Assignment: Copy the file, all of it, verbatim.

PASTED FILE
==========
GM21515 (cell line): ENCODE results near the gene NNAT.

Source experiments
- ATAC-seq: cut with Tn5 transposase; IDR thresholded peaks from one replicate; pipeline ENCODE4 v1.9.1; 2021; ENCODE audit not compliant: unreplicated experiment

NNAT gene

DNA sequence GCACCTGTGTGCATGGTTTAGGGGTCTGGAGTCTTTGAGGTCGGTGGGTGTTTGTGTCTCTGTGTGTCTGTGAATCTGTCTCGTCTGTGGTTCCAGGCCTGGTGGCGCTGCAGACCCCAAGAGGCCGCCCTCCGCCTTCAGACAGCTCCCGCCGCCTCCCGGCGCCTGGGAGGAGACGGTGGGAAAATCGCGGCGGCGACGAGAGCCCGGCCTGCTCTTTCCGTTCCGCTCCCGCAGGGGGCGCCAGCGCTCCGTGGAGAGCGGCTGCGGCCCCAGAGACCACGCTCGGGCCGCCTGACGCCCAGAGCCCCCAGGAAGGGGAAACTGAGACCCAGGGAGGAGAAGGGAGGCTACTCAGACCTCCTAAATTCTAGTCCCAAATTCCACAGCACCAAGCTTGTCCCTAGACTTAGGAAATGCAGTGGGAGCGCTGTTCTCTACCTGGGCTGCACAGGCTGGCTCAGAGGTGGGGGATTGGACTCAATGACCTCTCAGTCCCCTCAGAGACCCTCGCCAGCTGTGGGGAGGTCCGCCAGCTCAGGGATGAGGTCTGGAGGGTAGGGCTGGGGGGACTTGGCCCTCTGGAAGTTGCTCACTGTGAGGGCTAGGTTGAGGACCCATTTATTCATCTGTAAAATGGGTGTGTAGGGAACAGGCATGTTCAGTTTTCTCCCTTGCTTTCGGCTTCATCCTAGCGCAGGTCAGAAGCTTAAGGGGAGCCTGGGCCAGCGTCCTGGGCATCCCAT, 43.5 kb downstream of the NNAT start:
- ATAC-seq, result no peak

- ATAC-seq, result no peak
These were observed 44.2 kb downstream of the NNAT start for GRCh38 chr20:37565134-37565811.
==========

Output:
GM21515 (cell line): ENCODE results near the gene NNAT.

Source experiments
- ATAC-seq: cut with Tn5 transposase; IDR thresholded peaks from one replicate; pipeline ENCODE4 v1.9.1; 2021; ENCODE audit not compliant: unreplicated experiment

NNAT gene

DNA sequence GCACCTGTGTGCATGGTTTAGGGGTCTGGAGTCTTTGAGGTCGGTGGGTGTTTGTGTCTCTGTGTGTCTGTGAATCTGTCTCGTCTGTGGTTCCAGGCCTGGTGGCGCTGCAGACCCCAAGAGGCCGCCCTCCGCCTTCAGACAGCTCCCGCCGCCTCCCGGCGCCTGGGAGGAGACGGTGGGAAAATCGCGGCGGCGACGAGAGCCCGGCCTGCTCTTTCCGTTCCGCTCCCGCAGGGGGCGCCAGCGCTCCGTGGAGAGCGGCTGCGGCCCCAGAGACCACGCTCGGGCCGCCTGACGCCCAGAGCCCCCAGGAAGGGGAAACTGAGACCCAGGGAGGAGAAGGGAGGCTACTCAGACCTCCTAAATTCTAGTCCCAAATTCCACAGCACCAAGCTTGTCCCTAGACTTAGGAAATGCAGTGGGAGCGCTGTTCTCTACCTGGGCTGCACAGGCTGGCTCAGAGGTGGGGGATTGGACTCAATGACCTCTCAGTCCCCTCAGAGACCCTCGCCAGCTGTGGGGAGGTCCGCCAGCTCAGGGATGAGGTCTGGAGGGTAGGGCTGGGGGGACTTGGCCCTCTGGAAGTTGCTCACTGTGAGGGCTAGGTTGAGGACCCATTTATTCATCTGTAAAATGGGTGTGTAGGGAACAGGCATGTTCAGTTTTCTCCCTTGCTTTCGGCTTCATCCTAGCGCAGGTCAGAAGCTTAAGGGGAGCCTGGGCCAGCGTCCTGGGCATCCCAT, 43.5 kb downstream of the NNAT start:
- ATAC-seq, result no peak

- ATAC-seq, result no peak
These were observed 44.2 kb downstream of the NNAT start for GRCh38 chr20:37565134-37565811.